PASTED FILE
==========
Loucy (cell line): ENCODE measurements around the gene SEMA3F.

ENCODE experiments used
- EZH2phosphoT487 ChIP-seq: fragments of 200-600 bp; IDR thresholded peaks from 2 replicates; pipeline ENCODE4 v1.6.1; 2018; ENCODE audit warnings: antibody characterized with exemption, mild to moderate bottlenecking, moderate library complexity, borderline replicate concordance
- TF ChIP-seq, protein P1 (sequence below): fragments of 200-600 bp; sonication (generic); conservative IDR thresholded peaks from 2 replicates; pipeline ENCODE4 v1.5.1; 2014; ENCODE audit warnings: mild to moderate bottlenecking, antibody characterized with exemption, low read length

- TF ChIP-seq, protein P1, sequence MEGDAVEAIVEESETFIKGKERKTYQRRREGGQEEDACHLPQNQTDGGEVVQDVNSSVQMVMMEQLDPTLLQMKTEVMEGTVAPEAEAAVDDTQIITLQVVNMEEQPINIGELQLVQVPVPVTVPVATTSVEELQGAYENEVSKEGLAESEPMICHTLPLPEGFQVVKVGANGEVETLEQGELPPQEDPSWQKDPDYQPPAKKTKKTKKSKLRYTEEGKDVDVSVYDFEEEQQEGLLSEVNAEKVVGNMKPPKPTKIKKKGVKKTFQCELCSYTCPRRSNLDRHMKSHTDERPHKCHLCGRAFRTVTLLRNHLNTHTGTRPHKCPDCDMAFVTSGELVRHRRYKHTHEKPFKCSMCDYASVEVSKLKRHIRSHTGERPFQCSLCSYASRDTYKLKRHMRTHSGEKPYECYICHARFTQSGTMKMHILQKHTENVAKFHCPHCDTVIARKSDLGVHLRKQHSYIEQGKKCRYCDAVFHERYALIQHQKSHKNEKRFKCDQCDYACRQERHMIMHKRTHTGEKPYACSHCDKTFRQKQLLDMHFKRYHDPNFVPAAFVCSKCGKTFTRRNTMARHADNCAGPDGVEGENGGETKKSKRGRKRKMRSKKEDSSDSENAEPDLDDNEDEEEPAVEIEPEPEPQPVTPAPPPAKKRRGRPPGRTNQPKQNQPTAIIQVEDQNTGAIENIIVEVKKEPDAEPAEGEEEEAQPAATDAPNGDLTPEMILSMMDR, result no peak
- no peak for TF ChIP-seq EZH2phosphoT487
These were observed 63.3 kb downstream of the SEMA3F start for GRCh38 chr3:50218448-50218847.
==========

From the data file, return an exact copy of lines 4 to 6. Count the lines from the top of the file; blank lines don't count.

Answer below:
- TF ChIP-seq, protein P1 (sequence below): fragments of 200-600 bp; sonication (generic); conservative IDR thresholded peaks from 2 replicates; pipeline ENCODE4 v1.5.1; 2014; ENCODE audit warnings: mild to moderate bottlenecking, antibody characterized with exemption, low read length

- TF ChIP-seq, protein P1, sequence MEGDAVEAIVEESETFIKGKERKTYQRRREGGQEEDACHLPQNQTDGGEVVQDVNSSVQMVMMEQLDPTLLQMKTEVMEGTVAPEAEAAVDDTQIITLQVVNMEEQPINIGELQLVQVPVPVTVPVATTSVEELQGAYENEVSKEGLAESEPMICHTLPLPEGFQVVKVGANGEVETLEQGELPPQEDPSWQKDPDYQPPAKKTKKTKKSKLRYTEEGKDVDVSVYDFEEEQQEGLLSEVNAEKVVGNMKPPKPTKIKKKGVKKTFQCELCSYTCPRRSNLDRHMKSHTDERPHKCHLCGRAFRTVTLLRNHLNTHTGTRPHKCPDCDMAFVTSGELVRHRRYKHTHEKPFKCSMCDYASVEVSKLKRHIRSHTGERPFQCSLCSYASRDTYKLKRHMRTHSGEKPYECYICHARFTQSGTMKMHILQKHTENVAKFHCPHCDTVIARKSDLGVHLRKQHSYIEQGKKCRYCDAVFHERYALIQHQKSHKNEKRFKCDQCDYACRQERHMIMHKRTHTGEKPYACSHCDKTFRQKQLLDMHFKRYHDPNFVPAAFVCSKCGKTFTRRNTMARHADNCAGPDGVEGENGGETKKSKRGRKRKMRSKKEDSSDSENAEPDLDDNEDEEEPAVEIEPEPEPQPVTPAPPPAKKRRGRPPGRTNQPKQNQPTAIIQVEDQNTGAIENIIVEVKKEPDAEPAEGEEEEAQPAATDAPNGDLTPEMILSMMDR, result no peak
- no peak for TF ChIP-seq EZH2phosphoT487